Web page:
If Jesus is our “best friend,” shouldn’t we spend time with him?
Brother Lawrence, a Carmelite monk of the 17th century, explains in one of his letters an alternative view of prayer.
[R]emember what I have recommended to you, which is, to think often on God, by day, by night, in your business, and even in your diversions. He is always near you and with you; leave Him not alone. You would think it rude to leave a friend alone, who came to visit you: why then must God be neglected? Do not then forget Him, but think on Him often, adore Him continually, live and die with Him; this is the glorious employment of a Christian; in a word, this is our profession, if we do not know it we must learn it.
This picture of prayer is consistent with Jesus’ experience in the garden, “When he returned to his disciples he found them asleep. He said to Peter, ‘So you could not keep watch with me for one hour?'” (Matthew 26:40)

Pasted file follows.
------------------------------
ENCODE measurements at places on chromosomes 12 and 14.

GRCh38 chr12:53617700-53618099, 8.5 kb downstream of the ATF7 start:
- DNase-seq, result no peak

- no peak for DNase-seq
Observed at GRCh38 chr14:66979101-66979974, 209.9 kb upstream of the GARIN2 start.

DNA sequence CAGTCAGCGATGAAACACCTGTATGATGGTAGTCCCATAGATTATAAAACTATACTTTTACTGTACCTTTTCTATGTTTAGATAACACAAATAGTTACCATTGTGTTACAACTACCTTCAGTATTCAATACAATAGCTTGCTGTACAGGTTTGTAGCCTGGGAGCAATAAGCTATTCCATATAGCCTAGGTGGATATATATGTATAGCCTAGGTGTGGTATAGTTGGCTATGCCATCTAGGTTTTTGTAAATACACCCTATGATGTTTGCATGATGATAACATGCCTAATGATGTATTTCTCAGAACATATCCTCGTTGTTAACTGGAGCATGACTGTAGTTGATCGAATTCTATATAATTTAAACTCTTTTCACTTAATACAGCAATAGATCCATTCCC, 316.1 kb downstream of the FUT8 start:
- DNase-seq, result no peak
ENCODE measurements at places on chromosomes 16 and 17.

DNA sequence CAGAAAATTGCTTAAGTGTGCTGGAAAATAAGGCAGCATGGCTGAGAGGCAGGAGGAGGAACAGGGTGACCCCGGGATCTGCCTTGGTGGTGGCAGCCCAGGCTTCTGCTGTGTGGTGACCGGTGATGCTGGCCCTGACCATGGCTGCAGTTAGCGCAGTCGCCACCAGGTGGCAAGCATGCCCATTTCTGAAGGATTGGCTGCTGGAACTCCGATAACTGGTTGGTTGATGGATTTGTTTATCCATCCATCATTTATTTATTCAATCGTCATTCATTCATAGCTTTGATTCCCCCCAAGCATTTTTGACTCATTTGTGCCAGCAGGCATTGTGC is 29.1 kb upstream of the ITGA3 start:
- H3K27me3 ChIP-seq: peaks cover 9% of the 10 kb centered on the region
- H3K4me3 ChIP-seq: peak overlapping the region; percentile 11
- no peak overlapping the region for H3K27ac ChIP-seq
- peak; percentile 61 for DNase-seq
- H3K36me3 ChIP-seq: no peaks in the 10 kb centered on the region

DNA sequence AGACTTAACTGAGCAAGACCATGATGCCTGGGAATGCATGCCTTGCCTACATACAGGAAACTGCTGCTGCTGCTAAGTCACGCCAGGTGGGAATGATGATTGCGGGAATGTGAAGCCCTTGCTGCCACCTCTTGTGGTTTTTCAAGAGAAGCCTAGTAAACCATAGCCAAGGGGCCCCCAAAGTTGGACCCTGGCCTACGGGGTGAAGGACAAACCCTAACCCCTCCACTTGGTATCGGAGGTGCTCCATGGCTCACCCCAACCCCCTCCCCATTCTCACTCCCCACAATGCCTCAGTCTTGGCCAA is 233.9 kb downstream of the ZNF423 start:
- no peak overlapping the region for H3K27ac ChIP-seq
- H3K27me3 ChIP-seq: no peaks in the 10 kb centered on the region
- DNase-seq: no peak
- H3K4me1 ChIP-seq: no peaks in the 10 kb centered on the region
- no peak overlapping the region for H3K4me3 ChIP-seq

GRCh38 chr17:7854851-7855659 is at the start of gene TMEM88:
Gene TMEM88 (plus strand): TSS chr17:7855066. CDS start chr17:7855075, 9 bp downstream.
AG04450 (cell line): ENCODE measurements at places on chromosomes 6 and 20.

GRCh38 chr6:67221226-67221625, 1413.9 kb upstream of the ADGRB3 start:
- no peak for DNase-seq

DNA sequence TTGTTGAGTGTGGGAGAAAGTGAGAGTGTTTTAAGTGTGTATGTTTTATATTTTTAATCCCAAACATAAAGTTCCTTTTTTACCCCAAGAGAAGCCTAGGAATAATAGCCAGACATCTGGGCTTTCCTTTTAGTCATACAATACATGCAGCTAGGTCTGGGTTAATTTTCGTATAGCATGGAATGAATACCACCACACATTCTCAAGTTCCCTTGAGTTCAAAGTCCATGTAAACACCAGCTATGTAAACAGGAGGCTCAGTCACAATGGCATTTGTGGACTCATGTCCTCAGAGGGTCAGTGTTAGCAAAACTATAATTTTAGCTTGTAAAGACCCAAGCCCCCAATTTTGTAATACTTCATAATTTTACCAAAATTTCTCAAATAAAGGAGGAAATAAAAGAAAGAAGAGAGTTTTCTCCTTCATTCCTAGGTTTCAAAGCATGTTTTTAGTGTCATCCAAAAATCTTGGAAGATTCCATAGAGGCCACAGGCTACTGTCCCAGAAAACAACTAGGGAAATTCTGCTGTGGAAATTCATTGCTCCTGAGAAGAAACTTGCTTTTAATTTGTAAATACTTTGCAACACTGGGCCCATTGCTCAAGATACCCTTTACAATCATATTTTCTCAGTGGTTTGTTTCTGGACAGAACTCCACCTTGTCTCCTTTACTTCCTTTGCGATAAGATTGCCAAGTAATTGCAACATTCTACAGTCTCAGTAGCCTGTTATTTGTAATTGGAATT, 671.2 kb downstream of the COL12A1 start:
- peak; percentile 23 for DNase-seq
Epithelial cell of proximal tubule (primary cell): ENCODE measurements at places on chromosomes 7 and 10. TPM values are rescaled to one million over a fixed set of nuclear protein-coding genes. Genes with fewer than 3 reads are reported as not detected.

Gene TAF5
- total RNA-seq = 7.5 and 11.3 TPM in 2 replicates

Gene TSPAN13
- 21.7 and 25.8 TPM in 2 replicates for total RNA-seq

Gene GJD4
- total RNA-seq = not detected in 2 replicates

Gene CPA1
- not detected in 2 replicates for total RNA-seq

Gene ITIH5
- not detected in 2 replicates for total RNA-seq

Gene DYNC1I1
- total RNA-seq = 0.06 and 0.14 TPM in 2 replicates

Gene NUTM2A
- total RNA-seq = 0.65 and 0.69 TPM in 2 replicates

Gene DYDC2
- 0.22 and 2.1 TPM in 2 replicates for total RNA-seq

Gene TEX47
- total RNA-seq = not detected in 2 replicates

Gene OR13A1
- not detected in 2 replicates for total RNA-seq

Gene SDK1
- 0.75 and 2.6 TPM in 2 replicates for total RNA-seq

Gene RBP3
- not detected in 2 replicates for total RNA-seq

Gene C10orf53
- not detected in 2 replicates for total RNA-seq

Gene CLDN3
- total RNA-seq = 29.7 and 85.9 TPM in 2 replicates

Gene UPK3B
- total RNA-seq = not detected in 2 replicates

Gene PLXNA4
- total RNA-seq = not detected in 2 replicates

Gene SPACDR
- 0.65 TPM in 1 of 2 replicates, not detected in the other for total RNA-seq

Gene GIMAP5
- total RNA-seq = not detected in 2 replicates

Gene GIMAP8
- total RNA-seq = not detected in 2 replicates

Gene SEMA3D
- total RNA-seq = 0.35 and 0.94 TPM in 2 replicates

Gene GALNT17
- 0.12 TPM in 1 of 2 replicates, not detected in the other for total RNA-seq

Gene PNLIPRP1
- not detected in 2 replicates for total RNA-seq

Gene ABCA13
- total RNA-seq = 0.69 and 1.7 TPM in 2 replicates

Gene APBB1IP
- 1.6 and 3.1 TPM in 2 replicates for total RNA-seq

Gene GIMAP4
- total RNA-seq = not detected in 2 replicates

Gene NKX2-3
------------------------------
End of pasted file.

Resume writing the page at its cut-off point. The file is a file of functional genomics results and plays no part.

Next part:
In a similar way, God asks us each day to spend time with him. Wouldn’t we want to spend time with him if he is our best friend?
Let’s resolve to spend more time with God and to think of him often, even when we are doing the most mundane activities.
God is always there, waiting for us to turn toward him.
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